Asana is a word that means “sitting.”  It is similar in many respects to the English "sit," or the romanized “sedes.”  Sitting is complex, conceptually: a seat is not only something which holds the buttocks, but is an action (“to sit”). But a seat can also be a position of power, or a place (the “seat of power”), it can be a person (“s/he is the Chair of the committee”), it can be a place (“it sits there”).  It is a time (“let it sit”).  Time, place, action, person.

Asanas are the means of accomplishing the duties: it is not enough that the yoke is borne, the work must be done.  Sana means the presentation, or offering, the gain or acquisition of effort: when an A-sana is done, there is nothing left to gain or acquire, there is nothing to present or offer; one has reached, one has accomplished. Like an arrow discharged, there is nothing left for the archer to do: so it is, that when an Asana is performed, there is nothing left for the Yogi to do.  One can sit down.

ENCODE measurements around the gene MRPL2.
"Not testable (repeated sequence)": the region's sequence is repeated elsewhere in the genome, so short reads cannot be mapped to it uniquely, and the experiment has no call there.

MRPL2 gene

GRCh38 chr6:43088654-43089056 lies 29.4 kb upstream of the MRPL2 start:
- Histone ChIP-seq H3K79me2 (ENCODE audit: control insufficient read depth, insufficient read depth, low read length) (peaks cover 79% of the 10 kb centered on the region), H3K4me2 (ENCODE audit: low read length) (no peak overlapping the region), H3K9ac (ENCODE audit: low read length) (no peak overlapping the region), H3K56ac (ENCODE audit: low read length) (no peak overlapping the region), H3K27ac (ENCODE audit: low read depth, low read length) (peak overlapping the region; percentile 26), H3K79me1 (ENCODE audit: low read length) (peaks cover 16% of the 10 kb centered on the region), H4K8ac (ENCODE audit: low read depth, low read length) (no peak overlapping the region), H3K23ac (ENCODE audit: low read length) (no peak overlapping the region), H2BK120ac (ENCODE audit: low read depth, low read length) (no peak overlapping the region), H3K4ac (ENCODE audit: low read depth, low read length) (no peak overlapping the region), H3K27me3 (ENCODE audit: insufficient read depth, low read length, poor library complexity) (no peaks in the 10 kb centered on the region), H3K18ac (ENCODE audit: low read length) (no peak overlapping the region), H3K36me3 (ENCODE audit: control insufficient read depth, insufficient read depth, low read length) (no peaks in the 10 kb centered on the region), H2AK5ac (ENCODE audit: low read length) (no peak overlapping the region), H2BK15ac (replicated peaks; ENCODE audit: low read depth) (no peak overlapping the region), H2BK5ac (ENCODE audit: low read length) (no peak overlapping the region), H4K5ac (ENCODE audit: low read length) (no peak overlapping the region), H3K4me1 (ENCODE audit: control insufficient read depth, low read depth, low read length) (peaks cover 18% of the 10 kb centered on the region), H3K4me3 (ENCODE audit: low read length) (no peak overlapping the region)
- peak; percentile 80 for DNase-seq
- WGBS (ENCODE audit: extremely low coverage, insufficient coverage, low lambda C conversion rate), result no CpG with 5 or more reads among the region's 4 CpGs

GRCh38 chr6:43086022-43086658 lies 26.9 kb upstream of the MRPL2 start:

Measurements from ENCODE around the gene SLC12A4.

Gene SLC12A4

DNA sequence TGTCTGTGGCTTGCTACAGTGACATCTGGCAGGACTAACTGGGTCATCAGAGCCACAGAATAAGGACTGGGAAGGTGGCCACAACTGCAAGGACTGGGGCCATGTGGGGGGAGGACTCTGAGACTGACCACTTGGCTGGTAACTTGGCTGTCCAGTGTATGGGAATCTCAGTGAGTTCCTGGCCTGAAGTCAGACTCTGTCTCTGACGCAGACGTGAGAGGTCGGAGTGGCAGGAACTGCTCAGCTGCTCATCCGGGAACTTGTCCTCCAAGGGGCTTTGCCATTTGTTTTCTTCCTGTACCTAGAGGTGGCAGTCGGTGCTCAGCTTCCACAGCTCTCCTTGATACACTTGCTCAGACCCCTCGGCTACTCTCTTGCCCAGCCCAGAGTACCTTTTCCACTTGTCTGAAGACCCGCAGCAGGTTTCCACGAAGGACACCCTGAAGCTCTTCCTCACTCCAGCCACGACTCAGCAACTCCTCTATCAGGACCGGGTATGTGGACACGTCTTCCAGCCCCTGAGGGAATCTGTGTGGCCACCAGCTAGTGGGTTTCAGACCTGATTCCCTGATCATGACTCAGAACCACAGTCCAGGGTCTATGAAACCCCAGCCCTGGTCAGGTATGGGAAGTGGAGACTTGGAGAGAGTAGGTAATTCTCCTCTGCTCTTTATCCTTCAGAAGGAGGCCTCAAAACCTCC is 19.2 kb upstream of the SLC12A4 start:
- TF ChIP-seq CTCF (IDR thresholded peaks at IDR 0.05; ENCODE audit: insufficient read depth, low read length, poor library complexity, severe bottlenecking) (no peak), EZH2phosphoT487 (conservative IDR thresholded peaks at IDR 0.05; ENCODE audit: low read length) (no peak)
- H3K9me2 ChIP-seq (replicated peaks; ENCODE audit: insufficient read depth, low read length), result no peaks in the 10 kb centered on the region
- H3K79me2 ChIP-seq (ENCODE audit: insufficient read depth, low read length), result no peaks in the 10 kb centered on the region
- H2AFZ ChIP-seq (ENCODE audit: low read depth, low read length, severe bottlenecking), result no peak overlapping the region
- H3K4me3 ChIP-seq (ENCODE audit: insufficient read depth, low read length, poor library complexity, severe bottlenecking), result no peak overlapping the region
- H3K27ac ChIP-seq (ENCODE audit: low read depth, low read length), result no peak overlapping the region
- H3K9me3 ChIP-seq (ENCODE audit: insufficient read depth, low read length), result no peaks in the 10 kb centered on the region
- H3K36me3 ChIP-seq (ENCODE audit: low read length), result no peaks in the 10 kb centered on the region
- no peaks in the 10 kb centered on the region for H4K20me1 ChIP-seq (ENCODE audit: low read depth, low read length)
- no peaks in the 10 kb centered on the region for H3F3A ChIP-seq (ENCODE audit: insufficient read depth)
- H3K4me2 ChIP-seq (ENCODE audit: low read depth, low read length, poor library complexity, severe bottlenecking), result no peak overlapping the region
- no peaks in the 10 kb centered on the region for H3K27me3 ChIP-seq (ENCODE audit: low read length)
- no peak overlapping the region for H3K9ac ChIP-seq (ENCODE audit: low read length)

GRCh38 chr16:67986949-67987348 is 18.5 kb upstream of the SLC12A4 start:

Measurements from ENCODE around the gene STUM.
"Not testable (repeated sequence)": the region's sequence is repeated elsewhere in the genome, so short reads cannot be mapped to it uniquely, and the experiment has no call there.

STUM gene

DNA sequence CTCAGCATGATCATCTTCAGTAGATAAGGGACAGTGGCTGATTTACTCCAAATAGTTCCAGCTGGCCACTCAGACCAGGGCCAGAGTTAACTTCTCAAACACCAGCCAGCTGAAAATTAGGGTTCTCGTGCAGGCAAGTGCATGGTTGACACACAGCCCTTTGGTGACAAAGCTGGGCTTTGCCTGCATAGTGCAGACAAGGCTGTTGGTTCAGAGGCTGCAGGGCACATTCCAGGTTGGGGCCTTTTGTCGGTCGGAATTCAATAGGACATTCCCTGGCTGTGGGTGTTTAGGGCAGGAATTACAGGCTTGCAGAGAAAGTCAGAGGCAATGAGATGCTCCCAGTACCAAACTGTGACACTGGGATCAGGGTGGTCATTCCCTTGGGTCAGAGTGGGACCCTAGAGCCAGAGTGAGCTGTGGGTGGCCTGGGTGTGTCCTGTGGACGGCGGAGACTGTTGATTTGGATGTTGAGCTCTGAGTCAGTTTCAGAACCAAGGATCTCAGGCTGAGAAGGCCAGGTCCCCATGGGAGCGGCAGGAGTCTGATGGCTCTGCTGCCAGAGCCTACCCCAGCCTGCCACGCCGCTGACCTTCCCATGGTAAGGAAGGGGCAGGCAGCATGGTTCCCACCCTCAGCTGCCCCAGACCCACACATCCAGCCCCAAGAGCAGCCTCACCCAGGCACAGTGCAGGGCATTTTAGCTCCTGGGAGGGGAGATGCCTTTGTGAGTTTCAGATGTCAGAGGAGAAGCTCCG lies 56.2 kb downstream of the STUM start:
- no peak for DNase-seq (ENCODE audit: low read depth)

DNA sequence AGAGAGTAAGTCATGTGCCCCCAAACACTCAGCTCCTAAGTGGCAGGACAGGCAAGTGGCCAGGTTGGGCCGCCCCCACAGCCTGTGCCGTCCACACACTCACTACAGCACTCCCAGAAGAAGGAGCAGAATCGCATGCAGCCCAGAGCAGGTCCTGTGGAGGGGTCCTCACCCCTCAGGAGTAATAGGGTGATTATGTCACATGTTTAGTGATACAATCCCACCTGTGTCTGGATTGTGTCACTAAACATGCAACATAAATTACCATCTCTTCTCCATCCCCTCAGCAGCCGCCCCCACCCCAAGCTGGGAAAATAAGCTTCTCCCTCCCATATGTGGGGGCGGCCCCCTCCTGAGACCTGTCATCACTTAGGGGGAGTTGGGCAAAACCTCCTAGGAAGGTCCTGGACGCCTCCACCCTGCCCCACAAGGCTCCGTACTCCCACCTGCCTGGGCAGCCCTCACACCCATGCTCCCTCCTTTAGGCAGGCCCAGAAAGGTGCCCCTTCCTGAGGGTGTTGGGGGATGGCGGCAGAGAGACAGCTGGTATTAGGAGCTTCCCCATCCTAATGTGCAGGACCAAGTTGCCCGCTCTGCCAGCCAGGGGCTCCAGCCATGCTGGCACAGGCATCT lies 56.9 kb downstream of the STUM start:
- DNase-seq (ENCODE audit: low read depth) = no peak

Anyone can become an acrobat, but it is different to become a Yogi.  Sit at your desk at work, sit on the bus, sit in your car in traffic.  Sit at the dinner table, and sit on the toilet.  Sit on the curbside with your neighbor, sit on the battlefield in victory.  Your arrow will hit the mark.